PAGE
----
Leaders and staff regularly take time to discuss what each child has been learning.

This valuable information is used to consider what children need to learn next and identify any additional help. Adults support children, including those with SEND, through individual and small-group sessions to ensure that they make the progress they are capable of, and most do. Children in the Dragonfly Resource Base benefit from playing and learning alongside children in the main school as well as receiving tailored support to meet their individual needs.

High levels of care and mutual respect between children and staff mean that children enjoy learning and have positive attitudes. Children move around the nursery calmly. This is because not a moment is missed to learn about and practise good behaviour.

For example, during snack time, children learn how to take turns.

The nursery has high expectations for children's personal development. Recent activities, such as a visit from the dental nurse, contribute to children's overall well-being.

Most children engage in activities demonstrating the school's' values of curiosity and resilience, even when faced with unexpected challenges. This includes the importance of not giving up when climbing on the climbing wall or building a tower.

Regular attendance at Nursery for some children is low.

Leaders are working closely with parents and carers to improve attendance. The school recognises the importance of this so that children and their families get into good habits in readiness to move on to their new schools. However, the school's work on this is still very new and the full impact of the work is not yet known.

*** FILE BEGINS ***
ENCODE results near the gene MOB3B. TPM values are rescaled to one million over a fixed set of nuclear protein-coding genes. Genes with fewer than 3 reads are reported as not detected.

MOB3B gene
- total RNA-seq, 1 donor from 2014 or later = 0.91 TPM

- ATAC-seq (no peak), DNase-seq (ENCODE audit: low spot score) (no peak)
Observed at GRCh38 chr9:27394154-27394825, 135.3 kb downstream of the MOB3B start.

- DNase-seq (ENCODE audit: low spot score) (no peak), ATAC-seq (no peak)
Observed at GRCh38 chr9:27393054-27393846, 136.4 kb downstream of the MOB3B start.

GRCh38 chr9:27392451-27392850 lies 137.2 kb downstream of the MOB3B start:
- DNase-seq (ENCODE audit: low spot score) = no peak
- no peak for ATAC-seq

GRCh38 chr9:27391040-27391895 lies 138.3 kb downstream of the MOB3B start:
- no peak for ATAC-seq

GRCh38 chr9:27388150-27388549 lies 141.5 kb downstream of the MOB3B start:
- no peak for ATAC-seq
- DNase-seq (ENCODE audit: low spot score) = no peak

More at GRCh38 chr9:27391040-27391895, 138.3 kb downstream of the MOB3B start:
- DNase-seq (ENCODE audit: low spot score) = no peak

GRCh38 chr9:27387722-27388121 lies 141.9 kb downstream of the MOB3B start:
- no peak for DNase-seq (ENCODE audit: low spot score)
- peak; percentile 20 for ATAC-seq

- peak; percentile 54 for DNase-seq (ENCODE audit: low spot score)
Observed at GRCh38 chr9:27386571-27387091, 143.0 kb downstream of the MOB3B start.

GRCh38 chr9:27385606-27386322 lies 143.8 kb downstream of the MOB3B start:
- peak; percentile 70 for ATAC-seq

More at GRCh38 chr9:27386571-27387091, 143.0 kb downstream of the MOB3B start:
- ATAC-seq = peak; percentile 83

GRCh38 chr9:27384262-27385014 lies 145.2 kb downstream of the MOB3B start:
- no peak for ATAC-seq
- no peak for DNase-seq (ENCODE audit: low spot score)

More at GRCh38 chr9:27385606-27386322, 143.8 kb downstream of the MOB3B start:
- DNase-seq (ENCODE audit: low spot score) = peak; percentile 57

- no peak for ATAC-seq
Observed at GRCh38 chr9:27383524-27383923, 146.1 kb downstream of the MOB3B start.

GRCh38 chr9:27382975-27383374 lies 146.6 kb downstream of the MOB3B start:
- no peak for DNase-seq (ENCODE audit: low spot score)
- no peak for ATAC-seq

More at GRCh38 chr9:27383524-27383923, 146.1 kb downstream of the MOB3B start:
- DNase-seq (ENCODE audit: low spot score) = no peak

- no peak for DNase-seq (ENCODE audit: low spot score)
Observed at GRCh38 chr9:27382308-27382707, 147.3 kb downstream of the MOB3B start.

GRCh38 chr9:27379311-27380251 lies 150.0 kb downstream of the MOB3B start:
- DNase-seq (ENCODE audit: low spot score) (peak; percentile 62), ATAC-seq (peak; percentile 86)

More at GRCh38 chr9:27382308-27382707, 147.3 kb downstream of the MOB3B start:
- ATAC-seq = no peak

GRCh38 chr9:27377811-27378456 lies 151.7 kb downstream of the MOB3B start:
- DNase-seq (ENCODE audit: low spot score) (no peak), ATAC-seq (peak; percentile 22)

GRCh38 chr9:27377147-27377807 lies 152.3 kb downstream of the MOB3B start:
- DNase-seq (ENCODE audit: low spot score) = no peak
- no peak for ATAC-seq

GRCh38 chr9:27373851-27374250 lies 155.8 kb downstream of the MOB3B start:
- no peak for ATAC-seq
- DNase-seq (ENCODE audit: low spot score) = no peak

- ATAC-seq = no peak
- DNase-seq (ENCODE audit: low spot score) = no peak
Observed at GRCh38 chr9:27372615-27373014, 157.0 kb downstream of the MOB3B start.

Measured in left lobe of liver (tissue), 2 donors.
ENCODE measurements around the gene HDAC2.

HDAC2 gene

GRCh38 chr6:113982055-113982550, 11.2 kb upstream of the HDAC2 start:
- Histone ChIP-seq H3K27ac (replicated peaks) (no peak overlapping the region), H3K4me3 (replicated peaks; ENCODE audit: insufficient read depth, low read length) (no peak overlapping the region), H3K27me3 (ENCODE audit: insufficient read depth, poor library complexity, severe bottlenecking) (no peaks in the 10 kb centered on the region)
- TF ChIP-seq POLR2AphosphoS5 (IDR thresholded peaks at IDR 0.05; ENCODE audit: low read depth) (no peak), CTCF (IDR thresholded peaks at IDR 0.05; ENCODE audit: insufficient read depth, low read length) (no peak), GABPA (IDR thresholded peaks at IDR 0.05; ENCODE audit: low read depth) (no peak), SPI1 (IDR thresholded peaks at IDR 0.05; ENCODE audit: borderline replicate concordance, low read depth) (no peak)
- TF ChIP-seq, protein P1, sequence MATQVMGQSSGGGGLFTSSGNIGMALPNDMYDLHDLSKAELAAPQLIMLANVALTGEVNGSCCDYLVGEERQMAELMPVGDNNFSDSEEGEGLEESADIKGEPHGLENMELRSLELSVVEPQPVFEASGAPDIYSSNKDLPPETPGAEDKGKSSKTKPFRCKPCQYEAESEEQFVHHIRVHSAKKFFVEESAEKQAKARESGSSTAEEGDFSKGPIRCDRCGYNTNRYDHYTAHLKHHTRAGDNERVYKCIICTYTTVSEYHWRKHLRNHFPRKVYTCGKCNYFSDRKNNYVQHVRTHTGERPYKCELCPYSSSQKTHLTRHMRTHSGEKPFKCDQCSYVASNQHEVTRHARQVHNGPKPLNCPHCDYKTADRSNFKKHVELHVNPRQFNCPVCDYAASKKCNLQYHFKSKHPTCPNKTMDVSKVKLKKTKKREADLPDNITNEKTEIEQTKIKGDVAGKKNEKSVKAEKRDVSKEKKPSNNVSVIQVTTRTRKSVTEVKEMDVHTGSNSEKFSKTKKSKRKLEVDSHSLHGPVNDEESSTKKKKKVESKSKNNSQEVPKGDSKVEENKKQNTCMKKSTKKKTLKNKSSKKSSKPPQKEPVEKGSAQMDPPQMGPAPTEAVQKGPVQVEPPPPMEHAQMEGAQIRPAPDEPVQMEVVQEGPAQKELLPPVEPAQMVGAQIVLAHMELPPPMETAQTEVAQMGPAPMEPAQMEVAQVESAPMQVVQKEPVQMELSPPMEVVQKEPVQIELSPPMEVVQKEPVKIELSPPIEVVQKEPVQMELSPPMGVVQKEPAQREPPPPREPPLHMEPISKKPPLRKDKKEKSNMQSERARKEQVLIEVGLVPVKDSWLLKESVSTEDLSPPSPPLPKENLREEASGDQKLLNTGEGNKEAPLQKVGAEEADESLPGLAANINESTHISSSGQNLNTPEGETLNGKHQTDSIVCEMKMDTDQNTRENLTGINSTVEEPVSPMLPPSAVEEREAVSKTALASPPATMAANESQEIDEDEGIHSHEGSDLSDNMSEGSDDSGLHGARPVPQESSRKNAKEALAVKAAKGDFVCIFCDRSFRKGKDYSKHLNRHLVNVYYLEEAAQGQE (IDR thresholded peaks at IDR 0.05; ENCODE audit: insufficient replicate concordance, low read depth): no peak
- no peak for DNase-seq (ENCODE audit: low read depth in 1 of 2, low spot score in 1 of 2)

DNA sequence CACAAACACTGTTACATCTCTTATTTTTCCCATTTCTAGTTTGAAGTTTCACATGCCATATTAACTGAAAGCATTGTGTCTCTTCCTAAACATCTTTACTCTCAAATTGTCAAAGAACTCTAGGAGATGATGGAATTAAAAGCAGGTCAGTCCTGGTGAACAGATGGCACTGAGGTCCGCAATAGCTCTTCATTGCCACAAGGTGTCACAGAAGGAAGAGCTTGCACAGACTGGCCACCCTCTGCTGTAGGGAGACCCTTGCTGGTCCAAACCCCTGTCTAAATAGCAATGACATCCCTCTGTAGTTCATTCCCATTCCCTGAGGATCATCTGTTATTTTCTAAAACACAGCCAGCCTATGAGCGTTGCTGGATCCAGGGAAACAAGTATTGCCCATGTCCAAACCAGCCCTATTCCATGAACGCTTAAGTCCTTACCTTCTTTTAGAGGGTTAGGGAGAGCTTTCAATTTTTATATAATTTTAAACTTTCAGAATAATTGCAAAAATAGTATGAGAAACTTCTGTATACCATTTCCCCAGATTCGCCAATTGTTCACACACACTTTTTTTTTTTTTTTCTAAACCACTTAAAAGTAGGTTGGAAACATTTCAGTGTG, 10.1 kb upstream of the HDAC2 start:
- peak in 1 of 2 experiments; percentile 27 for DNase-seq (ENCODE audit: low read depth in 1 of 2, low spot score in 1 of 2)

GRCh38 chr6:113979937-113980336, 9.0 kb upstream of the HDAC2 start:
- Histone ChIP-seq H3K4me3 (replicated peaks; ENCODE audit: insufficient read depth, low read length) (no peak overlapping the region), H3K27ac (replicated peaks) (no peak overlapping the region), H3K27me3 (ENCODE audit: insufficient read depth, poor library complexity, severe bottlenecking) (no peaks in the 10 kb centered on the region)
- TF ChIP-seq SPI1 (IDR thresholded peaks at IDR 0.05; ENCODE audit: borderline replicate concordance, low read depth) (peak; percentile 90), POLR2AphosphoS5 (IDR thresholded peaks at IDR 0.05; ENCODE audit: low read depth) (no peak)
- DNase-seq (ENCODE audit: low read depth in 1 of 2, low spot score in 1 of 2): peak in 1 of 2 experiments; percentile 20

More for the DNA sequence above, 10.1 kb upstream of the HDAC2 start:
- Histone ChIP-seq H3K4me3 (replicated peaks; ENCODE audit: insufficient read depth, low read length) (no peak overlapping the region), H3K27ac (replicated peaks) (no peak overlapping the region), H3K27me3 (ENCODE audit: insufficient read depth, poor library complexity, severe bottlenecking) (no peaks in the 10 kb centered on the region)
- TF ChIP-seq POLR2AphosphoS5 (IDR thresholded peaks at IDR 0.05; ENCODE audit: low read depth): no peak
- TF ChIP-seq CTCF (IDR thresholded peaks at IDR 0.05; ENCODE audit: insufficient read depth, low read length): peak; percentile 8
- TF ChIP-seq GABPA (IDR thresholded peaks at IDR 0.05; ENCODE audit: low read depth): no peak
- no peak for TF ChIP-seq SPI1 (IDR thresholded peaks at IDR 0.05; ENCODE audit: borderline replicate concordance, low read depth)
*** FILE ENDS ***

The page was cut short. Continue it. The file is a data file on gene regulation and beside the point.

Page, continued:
Staff enjoy working at this school. They feel valued and supported by leaders, including those responsible for governance. Staff feel listened to and are confident that their workload and well-being are considered carefully as further improvements are made to the school.


The arrangements for safeguarding are effective.

What does the school need to do to improve?

(Information for the school and appropriate authority)

• Too many children do not attend the school regularly. This means that they, including some disadvantaged children, miss large periods of their learning.

The school should continue to explore how they can support children and families so that children attend the school more often. ? The planned curriculum does not consistently and precisely identify what children will learn and when. Consequently, some children do not always benefit from activities that are precisely matched to their existing knowledge and understanding.

For some children, this means they are not learning as much as they could. The school should ensure adults have the knowledge and expertise required to recognise when children have been successful and to then precisely pinpoint the next steps in learning.


When we have judged a school to be good, we will then normally go into the school about once every four years to confirm that the school remains good.

This is called an ungraded inspection, and it is carried out under section 8 of the Education Act 2005. We do not give graded judgements on an ungraded inspection. However, if we find evidence that a school would now receive a higher or lower grade, then the next inspection will be a graded inspection, which is carried out under section 5 of the Act.

Usually this is within one to two years of the date of the ungraded inspection. If we have serious concerns about safeguarding, behaviour or the quality of education, we will deem the ungraded inspection a graded inspection immediately.

This is the second ungraded inspection since we judged the school to be good in January 2015.

Also at this postcode
The Godolphin Junior Academy

  Compare to
nearby nurseries